Another scientific development is the emergence of self-myofascial release (foam rolling) as a viable flexibility training technique. New research studies have validated the use of foam rolling to improve flexibility, range of motion, and neuromuscular efficiency (coordinated movement), without subsequent deficits on power development (2-6). In light of this new research, fitness professionals should investigate the use of foam rolling into their client’s warm-up and cool-down processes, and potentially purchase a continuing education course to learn how to effectively teach self-myofascial release to their clients.
Fitness professionals also need to stay current regarding nutritional strategies. New fads are constantly being marketed to the general public and professionals alike. By having a solid grasp of sound nutritional principles, fitness professionals will be able to communicate to their clients how to differentiate fact and fad. To help with this, the Dietary Guidelines for Americans were developed by the United States Department of Agriculture and the Department of Health and Human Services and emphasize a balanced nutritional approach. The guidelines are published every five years with the latest Dietary Guidelines published earlier this year (2015) (7). Fitness professionals should investigate completing continuing education courses in nutrition that emphasizes a balanced approach in accordance with federal guidelines every few years as new developments emerge.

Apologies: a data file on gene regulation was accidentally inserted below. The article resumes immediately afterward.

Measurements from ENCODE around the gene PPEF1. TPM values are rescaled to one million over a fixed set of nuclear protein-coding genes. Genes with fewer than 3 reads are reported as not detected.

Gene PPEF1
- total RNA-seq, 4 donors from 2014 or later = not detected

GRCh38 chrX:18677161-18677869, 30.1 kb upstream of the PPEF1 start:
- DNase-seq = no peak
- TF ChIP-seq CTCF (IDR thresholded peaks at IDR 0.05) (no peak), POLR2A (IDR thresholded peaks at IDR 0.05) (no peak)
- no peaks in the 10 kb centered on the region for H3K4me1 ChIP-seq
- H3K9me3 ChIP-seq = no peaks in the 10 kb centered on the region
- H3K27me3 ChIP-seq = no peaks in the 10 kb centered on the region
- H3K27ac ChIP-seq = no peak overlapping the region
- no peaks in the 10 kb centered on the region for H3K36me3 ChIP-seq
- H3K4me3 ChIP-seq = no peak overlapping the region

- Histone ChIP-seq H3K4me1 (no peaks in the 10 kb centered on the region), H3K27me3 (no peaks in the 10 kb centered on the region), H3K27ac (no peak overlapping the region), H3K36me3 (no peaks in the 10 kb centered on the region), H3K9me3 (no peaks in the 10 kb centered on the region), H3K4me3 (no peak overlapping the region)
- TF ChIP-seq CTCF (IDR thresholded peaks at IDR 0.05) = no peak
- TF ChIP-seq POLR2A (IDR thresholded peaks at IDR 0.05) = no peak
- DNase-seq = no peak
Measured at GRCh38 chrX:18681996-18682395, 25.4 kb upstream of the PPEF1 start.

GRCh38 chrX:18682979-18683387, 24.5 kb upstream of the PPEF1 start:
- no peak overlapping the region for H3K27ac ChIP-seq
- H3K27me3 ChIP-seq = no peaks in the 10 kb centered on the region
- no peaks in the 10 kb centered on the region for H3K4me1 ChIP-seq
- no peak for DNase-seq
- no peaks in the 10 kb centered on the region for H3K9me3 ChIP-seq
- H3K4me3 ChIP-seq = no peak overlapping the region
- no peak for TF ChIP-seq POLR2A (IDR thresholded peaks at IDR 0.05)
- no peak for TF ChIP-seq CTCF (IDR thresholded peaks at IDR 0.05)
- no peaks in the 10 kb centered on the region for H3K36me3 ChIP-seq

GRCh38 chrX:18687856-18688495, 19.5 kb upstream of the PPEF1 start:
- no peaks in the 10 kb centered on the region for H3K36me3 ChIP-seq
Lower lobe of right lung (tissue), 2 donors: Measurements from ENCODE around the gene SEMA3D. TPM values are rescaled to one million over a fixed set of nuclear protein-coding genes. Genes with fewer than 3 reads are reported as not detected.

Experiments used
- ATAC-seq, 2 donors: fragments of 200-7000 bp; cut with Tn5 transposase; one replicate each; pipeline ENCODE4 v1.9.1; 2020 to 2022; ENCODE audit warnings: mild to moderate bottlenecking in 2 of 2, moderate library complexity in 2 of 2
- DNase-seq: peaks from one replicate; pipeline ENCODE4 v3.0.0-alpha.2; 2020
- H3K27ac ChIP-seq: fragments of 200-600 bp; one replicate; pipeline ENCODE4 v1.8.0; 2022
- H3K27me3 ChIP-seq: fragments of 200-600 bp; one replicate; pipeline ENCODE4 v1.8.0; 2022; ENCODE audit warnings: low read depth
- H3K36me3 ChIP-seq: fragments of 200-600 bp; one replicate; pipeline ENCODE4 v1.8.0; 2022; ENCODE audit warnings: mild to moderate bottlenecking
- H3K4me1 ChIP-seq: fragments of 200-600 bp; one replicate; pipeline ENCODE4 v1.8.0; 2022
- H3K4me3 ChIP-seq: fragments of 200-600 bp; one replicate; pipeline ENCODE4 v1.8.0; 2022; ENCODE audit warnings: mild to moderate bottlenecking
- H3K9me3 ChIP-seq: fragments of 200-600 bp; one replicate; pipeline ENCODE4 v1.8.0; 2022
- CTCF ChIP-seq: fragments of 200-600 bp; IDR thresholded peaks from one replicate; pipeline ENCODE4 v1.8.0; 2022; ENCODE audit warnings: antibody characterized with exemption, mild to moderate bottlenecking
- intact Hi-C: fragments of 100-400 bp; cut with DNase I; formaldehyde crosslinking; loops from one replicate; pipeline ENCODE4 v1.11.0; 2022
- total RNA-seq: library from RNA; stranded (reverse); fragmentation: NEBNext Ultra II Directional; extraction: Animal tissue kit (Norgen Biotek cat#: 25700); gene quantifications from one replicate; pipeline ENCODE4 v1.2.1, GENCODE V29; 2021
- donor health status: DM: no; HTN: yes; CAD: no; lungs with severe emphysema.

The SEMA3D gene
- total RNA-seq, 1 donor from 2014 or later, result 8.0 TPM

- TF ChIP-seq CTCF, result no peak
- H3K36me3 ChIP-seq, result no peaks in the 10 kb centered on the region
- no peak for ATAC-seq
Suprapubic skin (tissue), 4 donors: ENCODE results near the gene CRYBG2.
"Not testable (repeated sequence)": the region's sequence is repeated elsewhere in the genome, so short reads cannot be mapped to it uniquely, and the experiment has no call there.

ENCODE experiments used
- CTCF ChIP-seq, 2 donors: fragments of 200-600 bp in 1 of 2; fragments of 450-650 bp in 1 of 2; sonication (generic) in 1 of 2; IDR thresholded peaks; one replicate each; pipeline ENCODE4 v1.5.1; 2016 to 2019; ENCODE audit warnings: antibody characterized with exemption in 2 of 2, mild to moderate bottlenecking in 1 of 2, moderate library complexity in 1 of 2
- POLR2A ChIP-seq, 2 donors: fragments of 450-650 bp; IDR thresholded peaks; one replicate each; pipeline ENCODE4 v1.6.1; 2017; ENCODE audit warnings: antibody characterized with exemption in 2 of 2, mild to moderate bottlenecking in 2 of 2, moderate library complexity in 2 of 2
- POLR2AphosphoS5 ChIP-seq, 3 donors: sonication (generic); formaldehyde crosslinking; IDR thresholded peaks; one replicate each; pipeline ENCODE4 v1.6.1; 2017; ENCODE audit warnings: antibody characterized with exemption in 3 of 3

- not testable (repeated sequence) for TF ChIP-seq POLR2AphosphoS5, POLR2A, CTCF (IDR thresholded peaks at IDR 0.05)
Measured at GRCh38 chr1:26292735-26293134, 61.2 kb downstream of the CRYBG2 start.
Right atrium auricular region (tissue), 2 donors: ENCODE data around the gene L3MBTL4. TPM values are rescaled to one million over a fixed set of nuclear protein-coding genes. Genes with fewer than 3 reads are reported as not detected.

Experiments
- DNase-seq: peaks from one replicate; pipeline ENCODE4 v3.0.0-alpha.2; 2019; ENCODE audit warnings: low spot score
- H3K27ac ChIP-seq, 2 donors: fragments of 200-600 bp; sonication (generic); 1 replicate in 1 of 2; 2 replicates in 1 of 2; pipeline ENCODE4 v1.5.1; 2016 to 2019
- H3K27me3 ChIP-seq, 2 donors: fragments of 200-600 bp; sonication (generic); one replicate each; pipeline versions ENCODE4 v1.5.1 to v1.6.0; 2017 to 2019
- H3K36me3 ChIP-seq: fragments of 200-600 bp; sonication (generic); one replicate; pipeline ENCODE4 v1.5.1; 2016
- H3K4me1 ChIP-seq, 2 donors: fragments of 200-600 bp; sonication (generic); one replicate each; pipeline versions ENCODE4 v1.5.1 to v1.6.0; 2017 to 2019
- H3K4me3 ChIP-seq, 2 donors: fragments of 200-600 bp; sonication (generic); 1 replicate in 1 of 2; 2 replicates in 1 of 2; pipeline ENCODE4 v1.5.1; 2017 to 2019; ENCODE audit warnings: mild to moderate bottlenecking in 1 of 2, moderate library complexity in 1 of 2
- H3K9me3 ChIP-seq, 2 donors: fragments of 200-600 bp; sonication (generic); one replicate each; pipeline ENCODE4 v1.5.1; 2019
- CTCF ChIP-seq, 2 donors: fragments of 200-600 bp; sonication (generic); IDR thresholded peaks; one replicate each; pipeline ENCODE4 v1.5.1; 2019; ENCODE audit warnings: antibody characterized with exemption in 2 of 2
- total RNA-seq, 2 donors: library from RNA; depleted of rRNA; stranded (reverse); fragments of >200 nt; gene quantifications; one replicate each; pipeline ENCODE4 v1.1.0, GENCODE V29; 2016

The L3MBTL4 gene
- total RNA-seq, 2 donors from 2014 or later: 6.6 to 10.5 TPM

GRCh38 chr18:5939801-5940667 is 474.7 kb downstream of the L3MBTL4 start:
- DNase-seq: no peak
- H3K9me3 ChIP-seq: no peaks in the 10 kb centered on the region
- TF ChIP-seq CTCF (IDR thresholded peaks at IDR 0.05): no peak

Types of Continuing Education
There are different types of continuing education available for fitness professionals with many being flexible to accommodate busy work schedules. These programs can be completed through certifying agencies, attending industry events, or through local or online colleges (Table 1).
Fitness Educations via Certifying Agencies
Fitness professionals have the option to earn continuing education by completing another certification or advanced specialization, or through online continuing education courses offered through their certifying agency, such as the NCCPT. These courses can be taught via distance education (online) or in person (live workshops). The NCCPT, for example, offers many continuing education programs ranging in length, depth and cost; from online articles discussing numerous topics, to additional certification programs and affiliate programs. For a complete list of continuing education offered by the NCCPT, visit http://www.nccpt.com/.
Attending an industry event is another viable option for fitness professionals seeking to further their education. There are industry events all across the country, so fitness professionals have to option to attend events nearby without the added cost of travel. Some organizations that offer live events include; the International Health Racquet and Sportsclub Association (IHRSA), IDEA Health and Fitness Association, SCW Fitness Education, CANFITPRO, and ECA World Fitness. There are many other organizations not previously listed who also host well-attended conferences, so all it takes is a quick online search to find an event in your area.